Dulltown, Europe: Today’s choice adjectives are: carnivorous, asinine, ribald, tomfoolish, leiotrichous, tardigrade, and plump. Of the seven, I think tomfoolish is my favourite.
Oh, we humans, we do seem to spend a lot of our time keeping ourselves, and the things we surround ourselves with, clean. Yes, it is a pretty good idea isn’t it? It’s a survival thing I suppose, what with skin debris, germs, and the like; but then again, it is a rather irritating and boring thing to have to do.
Some people seem to thrive on such activities though, you can see the expression of contentment on their face, and a gleam in their eye, as they look down every day at a sparkling freshly washed kitchen floor. Me, I’m not like that.
I know someone who in the spring takes down the ‘winter curtains’ to wash, and replaces them with the ‘summer curtains’. Oh, that reminds me, I once lived in a place which had a rectangular living room divided down the centre with a thickish ceiling to floor curtain, which you could open or close depending upon your mood, or the state of the prevailing draughts in the colder months. I once noticed that it was looking a bit grubby, and feeling full of enthusiasm, I decided that instead of taking the thing down and washing it, I would wash it in situ using a bowl of hot soapy water and a sponge. Are you shocked? Yes, I know, it was a crazy idea, but I was young then. Oh, and please don’t try this at home – it didn’t go well. Apart from the process being a bit messy underfoot, the extra weight of the applied water put a lot of extra strain on the curtain hooks and the plastic track… I think we should leave it there dear reader…
Anyway, I’m not a great one for cleaning. But several years ago I realised that there was a simple solution to the problem of balancing the mind-numbing misery of having to vacuum and dust, with the embarrassment of the place looking to be on the verge of squalor when people came round to see me. I remember once, a couple, whom I had been at college with many years before, came for a quick visit; I said, ‘do have a seat,’ and pointed to the sofa. The woman looked at it, frowned, and said, ‘Is it clean Dave?…’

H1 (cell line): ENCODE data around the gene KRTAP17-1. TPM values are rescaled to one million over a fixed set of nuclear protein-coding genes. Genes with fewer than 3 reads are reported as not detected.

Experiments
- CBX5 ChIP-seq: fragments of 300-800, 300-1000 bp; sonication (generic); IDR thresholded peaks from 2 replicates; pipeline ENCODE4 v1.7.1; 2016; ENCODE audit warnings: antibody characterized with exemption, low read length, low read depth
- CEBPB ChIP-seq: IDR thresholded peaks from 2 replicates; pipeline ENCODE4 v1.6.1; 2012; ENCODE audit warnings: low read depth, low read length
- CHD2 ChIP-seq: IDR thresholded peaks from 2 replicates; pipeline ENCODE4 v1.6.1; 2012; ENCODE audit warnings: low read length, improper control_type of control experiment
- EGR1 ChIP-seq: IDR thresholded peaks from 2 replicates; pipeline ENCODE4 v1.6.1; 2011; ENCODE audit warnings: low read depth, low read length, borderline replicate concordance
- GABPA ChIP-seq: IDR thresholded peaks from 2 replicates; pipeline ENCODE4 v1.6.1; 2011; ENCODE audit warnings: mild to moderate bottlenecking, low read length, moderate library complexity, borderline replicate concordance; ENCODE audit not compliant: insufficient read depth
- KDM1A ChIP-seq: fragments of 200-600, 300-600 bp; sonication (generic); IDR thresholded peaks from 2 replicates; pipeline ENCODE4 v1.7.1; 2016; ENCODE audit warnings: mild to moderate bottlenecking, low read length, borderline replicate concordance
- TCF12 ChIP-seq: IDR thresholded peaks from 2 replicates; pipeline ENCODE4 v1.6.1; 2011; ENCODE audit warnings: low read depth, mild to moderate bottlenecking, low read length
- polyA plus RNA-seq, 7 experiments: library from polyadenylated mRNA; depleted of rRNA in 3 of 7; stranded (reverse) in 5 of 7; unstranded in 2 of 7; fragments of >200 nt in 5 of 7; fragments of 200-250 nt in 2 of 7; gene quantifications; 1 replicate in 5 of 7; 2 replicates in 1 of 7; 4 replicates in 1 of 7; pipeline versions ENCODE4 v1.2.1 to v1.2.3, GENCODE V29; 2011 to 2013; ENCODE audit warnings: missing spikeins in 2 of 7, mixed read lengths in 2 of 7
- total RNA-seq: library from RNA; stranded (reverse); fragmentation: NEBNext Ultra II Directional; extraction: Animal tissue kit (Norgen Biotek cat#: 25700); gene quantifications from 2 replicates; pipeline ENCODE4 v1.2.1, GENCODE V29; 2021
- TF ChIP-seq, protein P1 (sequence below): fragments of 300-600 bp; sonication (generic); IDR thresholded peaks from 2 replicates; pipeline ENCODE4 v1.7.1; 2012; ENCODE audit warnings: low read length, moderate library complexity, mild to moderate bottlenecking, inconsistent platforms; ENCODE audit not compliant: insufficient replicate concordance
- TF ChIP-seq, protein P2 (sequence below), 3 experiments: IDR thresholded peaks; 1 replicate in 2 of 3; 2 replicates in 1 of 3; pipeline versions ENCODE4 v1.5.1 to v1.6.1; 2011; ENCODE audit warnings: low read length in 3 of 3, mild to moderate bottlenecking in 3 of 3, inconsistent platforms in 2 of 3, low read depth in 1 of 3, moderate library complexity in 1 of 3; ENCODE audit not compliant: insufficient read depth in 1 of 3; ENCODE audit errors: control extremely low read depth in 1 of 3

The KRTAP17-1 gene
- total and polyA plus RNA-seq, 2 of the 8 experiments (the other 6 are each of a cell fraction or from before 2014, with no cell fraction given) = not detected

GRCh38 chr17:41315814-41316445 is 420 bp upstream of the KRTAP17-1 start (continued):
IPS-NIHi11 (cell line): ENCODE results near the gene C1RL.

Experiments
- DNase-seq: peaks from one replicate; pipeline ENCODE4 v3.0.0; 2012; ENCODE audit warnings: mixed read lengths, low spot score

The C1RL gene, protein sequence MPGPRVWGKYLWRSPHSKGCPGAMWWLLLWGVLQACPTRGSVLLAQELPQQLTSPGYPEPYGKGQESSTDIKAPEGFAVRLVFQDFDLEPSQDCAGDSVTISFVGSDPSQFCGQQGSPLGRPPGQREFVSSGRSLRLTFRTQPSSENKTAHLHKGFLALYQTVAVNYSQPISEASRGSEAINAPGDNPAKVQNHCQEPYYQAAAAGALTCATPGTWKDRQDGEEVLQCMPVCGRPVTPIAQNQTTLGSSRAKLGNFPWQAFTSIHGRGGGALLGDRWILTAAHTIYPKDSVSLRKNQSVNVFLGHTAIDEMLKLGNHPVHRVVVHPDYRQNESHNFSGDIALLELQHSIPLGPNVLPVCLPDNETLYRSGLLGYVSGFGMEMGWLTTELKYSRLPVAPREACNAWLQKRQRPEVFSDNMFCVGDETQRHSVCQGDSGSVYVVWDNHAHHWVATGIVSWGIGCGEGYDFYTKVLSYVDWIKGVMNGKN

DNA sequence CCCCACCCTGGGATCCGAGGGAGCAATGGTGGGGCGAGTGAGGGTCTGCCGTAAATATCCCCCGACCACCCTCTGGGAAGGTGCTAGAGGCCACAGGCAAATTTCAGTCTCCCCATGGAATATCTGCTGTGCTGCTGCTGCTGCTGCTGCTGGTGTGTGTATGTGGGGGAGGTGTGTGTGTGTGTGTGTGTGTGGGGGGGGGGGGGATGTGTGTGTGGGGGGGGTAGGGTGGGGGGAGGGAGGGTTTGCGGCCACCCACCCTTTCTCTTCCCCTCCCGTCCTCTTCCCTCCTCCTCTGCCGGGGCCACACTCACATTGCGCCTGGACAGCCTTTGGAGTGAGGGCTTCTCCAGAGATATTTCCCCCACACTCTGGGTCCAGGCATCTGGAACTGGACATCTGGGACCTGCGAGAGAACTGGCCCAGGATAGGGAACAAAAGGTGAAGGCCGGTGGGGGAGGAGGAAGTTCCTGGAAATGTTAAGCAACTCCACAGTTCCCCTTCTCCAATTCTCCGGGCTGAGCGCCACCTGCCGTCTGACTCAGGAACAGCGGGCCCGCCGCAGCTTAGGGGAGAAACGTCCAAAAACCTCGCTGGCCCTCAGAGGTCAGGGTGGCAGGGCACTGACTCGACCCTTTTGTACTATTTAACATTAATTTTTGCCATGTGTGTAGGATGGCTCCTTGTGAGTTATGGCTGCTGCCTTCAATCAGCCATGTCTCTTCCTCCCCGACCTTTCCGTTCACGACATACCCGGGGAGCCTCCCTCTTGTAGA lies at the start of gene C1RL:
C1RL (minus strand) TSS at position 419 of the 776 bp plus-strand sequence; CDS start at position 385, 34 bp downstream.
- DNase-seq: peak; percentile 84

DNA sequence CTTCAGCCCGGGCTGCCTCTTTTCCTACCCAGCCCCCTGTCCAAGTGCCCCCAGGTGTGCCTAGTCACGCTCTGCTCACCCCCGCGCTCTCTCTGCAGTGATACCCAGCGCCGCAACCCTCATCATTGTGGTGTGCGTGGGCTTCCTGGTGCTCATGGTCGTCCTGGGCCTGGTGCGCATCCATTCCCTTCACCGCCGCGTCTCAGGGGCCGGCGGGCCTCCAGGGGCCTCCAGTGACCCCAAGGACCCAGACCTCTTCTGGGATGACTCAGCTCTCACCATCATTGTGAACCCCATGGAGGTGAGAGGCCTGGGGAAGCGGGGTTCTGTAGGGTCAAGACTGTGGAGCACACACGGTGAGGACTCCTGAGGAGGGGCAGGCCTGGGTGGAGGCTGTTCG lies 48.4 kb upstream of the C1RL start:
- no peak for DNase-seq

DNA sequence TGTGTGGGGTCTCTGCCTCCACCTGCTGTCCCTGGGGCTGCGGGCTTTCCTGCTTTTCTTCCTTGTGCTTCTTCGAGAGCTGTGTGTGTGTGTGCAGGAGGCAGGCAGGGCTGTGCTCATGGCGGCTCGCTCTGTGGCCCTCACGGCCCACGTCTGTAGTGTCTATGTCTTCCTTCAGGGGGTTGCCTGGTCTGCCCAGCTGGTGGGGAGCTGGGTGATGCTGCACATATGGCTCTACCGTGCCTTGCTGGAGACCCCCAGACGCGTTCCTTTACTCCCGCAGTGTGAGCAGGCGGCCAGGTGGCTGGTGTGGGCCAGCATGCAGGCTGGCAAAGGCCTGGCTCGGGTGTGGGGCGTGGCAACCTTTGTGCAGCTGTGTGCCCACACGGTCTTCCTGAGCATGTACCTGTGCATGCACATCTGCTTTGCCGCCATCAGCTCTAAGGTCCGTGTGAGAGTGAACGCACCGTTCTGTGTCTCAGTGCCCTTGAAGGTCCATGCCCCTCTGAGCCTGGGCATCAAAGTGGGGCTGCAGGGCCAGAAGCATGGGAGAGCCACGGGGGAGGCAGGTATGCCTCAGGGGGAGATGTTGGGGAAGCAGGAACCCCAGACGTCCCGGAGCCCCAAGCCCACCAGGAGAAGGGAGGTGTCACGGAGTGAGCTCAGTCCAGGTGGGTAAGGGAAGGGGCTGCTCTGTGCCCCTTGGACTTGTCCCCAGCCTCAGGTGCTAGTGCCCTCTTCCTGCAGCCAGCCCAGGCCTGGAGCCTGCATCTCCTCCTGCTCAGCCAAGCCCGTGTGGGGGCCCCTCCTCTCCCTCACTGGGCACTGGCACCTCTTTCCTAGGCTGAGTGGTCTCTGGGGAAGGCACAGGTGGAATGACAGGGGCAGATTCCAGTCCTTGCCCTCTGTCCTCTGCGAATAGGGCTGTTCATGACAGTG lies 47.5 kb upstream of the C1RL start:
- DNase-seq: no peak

Anyway, back to my solution. It came to me when I was in the house of someone who likes to do a lot of cleaning and polishing – I looked around and realised that it actually didn’t look that good. It looked ‘messy’ – very clean, but messy. My revelation was that being tidy but dirty, looks a lot better than being untidy but clean.
People who come round to my house often say, ‘Oh, what a very nice living room you have Dave,’ and they don’t seem to notice the millimetre or so of dust on all my knickknacks and shelves, and the little tumbleweeds of dust lurking in the corners. The way to achieve this state is to develop the habit of ‘being tidy’, and not leave stuff around: newspapers, magazines, apple cores, pizza leaflets, ripped opened gas bill envelopes, and such things… But most important, have all the stuff that you do have visible ‘squared away’.
Yes, things left on a shelf or table, or even the floor, are a lot less noticeable if their edges are parallel to other things in the room. Avoid diagonalising your knickknacks and your bric-a-brac. Try it for yourself – go round your room and start squaring things up – it really does make a difference – you could even do it with items of furniture, rationalise them in relation to the surrounding walls.
Just look at that well polished coffee table with your glossy gardening magazine, your box of tissues, a TV remote, three square coasters, a open packet of Pontefract cakes, and your copy of Fifty Shades – move the table so that it’s parallel to the fireplace, then adjust all your angles to 90 degrees. There! Doesn’t that look better? It would still look stylish and neat, even with good sprinkling of dust on it – no one would mind…